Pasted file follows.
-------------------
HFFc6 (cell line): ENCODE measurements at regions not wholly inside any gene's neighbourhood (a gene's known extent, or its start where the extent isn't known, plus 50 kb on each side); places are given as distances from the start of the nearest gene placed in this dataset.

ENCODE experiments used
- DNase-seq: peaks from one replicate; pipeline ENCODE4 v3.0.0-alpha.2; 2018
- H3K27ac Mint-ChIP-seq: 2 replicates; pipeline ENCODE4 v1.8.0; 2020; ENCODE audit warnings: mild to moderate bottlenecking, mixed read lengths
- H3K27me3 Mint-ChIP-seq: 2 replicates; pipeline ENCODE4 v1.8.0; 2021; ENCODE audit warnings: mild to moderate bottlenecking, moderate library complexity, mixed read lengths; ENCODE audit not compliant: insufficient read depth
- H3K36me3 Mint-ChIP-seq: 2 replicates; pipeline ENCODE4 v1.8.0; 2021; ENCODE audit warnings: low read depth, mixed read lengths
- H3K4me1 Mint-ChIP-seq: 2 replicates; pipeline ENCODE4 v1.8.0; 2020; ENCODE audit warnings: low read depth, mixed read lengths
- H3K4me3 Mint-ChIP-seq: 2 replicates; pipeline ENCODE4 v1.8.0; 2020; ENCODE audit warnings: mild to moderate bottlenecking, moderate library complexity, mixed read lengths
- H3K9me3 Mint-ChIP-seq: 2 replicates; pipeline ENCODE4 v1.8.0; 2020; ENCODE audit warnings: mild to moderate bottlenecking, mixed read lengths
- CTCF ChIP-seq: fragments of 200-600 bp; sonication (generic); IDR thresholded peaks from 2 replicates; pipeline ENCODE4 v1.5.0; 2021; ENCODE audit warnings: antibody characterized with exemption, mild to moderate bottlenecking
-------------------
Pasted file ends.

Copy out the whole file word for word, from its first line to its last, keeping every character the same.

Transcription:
HFFc6 (cell line): ENCODE measurements at regions not wholly inside any gene's neighbourhood (a gene's known extent, or its start where the extent isn't known, plus 50 kb on each side); places are given as distances from the start of the nearest gene placed in this dataset.

ENCODE experiments used
- DNase-seq: peaks from one replicate; pipeline ENCODE4 v3.0.0-alpha.2; 2018
- H3K27ac Mint-ChIP-seq: 2 replicates; pipeline ENCODE4 v1.8.0; 2020; ENCODE audit warnings: mild to moderate bottlenecking, mixed read lengths
- H3K27me3 Mint-ChIP-seq: 2 replicates; pipeline ENCODE4 v1.8.0; 2021; ENCODE audit warnings: mild to moderate bottlenecking, moderate library complexity, mixed read lengths; ENCODE audit not compliant: insufficient read depth
- H3K36me3 Mint-ChIP-seq: 2 replicates; pipeline ENCODE4 v1.8.0; 2021; ENCODE audit warnings: low read depth, mixed read lengths
- H3K4me1 Mint-ChIP-seq: 2 replicates; pipeline ENCODE4 v1.8.0; 2020; ENCODE audit warnings: low read depth, mixed read lengths
- H3K4me3 Mint-ChIP-seq: 2 replicates; pipeline ENCODE4 v1.8.0; 2020; ENCODE audit warnings: mild to moderate bottlenecking, moderate library complexity, mixed read lengths
- H3K9me3 Mint-ChIP-seq: 2 replicates; pipeline ENCODE4 v1.8.0; 2020; ENCODE audit warnings: mild to moderate bottlenecking, mixed read lengths
- CTCF ChIP-seq: fragments of 200-600 bp; sonication (generic); IDR thresholded peaks from 2 replicates; pipeline ENCODE4 v1.5.0; 2021; ENCODE audit warnings: antibody characterized with exemption, mild to moderate bottlenecking